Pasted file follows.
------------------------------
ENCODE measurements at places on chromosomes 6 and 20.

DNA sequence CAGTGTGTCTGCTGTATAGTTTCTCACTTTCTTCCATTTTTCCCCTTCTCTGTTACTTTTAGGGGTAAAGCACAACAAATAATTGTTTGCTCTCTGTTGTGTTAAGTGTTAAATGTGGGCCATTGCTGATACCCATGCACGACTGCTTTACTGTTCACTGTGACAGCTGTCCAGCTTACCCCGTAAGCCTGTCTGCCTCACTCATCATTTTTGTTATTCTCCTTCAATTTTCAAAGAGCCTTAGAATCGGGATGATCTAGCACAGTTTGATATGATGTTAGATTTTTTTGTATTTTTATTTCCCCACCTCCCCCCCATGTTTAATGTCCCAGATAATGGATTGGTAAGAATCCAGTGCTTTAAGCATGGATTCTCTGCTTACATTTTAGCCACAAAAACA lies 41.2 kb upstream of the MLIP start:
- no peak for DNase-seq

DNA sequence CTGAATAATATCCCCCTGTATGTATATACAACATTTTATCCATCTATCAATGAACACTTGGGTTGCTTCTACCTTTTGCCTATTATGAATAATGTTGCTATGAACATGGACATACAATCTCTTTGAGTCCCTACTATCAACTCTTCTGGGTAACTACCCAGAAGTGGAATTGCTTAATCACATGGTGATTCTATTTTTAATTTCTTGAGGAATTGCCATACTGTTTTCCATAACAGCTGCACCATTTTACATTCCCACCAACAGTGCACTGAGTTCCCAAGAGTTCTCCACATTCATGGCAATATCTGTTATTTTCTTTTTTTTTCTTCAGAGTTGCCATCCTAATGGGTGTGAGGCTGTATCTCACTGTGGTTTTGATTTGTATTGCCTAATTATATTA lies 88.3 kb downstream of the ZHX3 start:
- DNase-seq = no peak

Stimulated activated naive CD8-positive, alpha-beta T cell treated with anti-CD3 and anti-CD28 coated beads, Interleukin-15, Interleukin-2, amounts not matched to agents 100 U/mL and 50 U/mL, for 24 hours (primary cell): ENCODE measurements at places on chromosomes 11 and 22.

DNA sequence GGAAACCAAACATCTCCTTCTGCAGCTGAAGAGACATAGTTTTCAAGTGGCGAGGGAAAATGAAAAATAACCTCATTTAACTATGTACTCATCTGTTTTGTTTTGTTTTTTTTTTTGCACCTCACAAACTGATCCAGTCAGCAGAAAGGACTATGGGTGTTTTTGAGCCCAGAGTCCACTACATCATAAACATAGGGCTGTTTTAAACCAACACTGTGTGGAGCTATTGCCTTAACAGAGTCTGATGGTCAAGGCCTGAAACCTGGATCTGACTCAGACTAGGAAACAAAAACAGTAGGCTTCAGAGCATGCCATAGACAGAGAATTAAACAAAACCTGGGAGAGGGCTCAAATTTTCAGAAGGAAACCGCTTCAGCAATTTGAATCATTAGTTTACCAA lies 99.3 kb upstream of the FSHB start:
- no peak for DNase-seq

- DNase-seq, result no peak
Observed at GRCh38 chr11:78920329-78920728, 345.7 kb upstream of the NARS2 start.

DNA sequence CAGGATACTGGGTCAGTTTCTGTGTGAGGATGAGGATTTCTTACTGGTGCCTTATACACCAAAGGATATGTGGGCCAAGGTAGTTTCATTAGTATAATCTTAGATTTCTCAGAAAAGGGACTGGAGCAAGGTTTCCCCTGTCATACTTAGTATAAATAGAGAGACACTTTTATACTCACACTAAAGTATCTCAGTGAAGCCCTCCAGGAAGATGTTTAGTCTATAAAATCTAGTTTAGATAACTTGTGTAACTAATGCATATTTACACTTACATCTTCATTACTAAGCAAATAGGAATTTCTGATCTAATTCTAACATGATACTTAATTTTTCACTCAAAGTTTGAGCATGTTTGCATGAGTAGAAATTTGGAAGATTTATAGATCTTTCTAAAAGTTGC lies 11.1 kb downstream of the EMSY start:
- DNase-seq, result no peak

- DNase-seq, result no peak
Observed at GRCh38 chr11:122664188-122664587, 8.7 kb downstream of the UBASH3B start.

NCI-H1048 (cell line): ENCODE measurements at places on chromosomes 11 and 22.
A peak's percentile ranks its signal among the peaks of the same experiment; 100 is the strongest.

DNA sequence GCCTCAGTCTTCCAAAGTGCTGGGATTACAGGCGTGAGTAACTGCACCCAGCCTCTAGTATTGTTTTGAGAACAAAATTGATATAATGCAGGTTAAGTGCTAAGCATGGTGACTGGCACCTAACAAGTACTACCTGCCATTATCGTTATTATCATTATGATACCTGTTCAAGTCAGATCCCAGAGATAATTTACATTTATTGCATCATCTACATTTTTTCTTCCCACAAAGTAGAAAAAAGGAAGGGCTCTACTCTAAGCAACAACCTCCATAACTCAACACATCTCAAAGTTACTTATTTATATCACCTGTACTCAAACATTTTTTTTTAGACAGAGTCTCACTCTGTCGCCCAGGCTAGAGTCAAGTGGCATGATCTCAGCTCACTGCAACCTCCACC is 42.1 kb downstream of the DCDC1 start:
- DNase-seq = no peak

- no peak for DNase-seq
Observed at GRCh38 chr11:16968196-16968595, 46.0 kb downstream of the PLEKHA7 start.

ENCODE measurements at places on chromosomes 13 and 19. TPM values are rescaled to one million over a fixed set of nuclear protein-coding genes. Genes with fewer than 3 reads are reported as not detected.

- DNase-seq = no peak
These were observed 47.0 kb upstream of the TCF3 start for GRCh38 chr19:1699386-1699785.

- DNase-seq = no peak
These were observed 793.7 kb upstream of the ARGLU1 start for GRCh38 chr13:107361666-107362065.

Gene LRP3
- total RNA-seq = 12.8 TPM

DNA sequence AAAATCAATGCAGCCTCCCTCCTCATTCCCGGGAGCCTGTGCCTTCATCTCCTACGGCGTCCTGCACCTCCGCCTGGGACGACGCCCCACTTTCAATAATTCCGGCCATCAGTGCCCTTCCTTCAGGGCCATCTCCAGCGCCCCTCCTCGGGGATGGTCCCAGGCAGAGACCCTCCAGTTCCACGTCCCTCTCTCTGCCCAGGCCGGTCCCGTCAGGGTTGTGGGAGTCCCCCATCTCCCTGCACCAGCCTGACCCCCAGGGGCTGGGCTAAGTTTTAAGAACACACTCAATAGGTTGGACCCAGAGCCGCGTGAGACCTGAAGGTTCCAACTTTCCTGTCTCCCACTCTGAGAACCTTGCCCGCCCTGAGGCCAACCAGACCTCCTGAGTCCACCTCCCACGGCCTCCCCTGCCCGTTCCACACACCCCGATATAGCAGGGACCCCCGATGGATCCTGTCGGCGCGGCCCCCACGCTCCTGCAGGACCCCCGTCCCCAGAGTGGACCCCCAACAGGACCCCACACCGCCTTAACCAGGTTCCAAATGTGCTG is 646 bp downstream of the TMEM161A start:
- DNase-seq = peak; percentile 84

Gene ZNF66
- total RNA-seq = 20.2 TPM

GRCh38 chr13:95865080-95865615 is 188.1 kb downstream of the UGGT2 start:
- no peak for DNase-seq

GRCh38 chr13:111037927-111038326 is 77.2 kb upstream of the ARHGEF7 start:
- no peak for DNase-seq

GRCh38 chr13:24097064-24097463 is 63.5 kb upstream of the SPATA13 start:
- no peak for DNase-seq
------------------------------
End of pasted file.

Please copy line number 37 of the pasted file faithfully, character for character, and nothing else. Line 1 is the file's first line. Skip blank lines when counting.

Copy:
- no peak for DNase-seq